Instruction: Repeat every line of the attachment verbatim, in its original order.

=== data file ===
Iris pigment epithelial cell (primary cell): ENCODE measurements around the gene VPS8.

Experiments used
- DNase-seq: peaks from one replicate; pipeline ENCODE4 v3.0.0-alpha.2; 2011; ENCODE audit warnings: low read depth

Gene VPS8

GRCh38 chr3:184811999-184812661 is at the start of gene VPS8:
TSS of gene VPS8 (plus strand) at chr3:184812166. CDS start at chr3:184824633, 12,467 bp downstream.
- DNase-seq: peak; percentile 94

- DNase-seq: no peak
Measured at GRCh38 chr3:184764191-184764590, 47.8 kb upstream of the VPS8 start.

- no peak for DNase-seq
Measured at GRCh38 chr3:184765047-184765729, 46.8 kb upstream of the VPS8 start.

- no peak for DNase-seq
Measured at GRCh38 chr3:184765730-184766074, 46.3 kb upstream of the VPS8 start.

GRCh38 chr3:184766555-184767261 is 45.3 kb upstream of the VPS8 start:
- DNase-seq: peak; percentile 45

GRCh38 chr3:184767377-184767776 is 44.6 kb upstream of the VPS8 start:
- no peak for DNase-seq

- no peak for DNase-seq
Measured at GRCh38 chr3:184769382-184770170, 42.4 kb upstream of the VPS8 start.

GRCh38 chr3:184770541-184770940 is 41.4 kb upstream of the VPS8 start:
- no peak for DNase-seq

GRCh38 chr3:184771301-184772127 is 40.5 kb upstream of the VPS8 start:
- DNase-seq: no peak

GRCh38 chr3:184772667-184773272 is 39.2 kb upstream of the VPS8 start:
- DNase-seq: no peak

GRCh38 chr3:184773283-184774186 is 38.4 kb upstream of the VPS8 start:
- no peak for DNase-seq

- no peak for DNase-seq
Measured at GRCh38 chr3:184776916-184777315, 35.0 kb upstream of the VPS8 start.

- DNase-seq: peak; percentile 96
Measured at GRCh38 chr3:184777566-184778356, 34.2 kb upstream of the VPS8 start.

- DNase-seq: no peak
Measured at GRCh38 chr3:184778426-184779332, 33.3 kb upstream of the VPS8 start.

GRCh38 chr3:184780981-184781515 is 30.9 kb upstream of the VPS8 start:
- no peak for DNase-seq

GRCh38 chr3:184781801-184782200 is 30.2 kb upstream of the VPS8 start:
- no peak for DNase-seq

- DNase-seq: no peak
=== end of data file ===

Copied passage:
Iris pigment epithelial cell (primary cell): ENCODE measurements around the gene VPS8.

Experiments used
- DNase-seq: peaks from one replicate; pipeline ENCODE4 v3.0.0-alpha.2; 2011; ENCODE audit warnings: low read depth

Gene VPS8

GRCh38 chr3:184811999-184812661 is at the start of gene VPS8:
TSS of gene VPS8 (plus strand) at chr3:184812166. CDS start at chr3:184824633, 12,467 bp downstream.
- DNase-seq: peak; percentile 94

- DNase-seq: no peak
Measured at GRCh38 chr3:184764191-184764590, 47.8 kb upstream of the VPS8 start.

- no peak for DNase-seq
Measured at GRCh38 chr3:184765047-184765729, 46.8 kb upstream of the VPS8 start.

- no peak for DNase-seq
Measured at GRCh38 chr3:184765730-184766074, 46.3 kb upstream of the VPS8 start.

GRCh38 chr3:184766555-184767261 is 45.3 kb upstream of the VPS8 start:
- DNase-seq: peak; percentile 45

GRCh38 chr3:184767377-184767776 is 44.6 kb upstream of the VPS8 start:
- no peak for DNase-seq

- no peak for DNase-seq
Measured at GRCh38 chr3:184769382-184770170, 42.4 kb upstream of the VPS8 start.

GRCh38 chr3:184770541-184770940 is 41.4 kb upstream of the VPS8 start:
- no peak for DNase-seq

GRCh38 chr3:184771301-184772127 is 40.5 kb upstream of the VPS8 start:
- DNase-seq: no peak

GRCh38 chr3:184772667-184773272 is 39.2 kb upstream of the VPS8 start:
- DNase-seq: no peak

GRCh38 chr3:184773283-184774186 is 38.4 kb upstream of the VPS8 start:
- no peak for DNase-seq

- no peak for DNase-seq
Measured at GRCh38 chr3:184776916-184777315, 35.0 kb upstream of the VPS8 start.

- DNase-seq: peak; percentile 96
Measured at GRCh38 chr3:184777566-184778356, 34.2 kb upstream of the VPS8 start.

- DNase-seq: no peak
Measured at GRCh38 chr3:184778426-184779332, 33.3 kb upstream of the VPS8 start.

GRCh38 chr3:184780981-184781515 is 30.9 kb upstream of the VPS8 start:
- no peak for DNase-seq

GRCh38 chr3:184781801-184782200 is 30.2 kb upstream of the VPS8 start:
- no peak for DNase-seq

- DNase-seq: no peak